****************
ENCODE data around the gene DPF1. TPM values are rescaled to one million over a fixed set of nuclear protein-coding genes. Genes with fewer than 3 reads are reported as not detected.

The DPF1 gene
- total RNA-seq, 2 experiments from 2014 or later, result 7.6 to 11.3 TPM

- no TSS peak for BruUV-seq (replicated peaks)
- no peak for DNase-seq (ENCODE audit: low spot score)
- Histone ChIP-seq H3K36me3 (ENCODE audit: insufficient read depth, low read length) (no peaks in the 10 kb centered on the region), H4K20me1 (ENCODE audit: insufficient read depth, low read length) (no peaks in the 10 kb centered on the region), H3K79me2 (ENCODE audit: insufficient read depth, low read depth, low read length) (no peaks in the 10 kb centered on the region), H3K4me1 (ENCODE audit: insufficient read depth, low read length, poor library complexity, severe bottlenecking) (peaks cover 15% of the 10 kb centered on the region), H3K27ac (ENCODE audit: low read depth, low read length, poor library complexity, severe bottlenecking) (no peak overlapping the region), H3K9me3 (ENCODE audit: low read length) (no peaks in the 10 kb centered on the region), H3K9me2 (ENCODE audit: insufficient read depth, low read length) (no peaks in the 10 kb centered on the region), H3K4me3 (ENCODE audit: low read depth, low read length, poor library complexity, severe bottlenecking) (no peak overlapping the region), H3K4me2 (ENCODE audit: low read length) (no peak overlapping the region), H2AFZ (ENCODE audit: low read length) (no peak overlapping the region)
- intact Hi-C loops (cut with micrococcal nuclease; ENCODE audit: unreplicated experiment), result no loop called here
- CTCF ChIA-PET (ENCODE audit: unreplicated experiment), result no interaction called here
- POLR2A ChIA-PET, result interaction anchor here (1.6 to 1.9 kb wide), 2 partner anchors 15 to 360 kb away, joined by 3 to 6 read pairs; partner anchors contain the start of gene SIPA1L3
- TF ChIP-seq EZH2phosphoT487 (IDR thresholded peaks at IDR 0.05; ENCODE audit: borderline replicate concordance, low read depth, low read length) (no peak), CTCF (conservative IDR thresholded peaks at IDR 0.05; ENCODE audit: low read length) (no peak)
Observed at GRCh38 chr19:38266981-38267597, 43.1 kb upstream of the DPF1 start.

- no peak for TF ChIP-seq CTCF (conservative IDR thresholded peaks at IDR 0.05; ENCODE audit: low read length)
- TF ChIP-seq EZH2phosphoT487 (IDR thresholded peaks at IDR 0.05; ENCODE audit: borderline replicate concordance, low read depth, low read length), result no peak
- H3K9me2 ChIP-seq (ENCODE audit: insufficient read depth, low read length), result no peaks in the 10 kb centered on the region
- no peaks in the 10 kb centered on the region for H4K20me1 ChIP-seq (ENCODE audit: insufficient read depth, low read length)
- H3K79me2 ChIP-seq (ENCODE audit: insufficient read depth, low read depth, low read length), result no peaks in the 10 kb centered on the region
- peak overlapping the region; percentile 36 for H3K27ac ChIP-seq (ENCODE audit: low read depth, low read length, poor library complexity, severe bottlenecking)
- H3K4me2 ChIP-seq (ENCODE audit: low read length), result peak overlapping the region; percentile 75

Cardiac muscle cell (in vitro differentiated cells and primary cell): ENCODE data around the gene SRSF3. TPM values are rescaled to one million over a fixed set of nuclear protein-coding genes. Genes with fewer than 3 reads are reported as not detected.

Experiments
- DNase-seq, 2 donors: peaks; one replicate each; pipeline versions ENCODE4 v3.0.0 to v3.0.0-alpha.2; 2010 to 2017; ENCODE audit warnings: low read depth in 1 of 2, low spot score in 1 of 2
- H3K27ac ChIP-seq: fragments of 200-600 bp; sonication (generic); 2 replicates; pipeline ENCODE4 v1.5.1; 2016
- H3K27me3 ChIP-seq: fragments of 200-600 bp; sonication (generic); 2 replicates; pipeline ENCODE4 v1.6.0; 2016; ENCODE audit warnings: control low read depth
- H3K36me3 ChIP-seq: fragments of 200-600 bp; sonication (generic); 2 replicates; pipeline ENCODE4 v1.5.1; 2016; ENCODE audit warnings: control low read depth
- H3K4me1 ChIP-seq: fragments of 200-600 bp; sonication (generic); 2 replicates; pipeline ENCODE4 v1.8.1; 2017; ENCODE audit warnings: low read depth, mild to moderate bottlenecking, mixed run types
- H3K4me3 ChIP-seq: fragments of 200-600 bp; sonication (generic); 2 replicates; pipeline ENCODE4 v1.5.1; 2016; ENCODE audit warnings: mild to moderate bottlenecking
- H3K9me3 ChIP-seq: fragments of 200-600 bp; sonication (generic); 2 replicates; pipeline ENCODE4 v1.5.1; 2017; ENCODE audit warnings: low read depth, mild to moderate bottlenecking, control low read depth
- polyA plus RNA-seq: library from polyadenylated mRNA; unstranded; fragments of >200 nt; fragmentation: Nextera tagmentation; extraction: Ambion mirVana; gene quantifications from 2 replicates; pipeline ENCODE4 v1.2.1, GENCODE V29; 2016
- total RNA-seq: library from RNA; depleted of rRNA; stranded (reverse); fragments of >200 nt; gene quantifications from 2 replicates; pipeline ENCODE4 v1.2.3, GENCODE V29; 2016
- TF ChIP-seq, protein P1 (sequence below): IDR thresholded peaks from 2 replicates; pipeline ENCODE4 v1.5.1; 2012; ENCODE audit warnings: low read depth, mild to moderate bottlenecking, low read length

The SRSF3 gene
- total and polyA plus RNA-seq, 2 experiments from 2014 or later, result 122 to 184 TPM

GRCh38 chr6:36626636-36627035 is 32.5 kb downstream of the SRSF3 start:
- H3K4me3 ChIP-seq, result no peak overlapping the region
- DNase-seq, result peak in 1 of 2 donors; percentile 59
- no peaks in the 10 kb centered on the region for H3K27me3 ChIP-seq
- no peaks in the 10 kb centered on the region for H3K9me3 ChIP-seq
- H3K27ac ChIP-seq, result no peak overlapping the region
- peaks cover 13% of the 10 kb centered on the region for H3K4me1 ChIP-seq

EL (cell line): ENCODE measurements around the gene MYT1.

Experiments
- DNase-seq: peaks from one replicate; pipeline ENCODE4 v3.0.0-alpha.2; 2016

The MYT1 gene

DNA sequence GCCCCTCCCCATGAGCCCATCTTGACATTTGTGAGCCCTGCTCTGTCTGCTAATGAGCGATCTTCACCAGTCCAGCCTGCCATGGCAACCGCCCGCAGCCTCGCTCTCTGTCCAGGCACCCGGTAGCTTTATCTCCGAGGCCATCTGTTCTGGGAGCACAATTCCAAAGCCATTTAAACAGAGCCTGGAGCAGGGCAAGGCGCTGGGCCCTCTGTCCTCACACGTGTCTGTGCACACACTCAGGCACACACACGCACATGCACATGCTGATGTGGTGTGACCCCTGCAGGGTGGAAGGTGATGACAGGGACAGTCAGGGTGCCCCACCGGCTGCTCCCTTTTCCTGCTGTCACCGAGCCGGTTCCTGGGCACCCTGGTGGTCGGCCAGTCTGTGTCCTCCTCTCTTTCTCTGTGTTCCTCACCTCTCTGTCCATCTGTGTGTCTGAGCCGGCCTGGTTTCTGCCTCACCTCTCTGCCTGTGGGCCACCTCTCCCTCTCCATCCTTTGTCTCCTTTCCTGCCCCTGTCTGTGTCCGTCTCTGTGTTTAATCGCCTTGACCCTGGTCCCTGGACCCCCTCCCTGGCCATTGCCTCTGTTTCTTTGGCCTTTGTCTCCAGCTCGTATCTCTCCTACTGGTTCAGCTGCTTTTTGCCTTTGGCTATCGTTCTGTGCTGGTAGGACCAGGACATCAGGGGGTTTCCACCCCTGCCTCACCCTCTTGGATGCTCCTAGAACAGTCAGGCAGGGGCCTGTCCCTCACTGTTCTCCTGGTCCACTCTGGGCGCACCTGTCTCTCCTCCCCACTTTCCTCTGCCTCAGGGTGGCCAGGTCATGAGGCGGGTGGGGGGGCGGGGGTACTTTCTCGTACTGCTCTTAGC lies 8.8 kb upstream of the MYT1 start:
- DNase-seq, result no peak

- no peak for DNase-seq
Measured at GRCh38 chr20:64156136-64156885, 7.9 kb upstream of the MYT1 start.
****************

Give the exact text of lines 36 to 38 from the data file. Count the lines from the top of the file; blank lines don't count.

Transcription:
- no peaks in the 10 kb centered on the region for H3K27me3 ChIP-seq
- no peaks in the 10 kb centered on the region for H3K9me3 ChIP-seq
- H3K27ac ChIP-seq, result no peak overlapping the region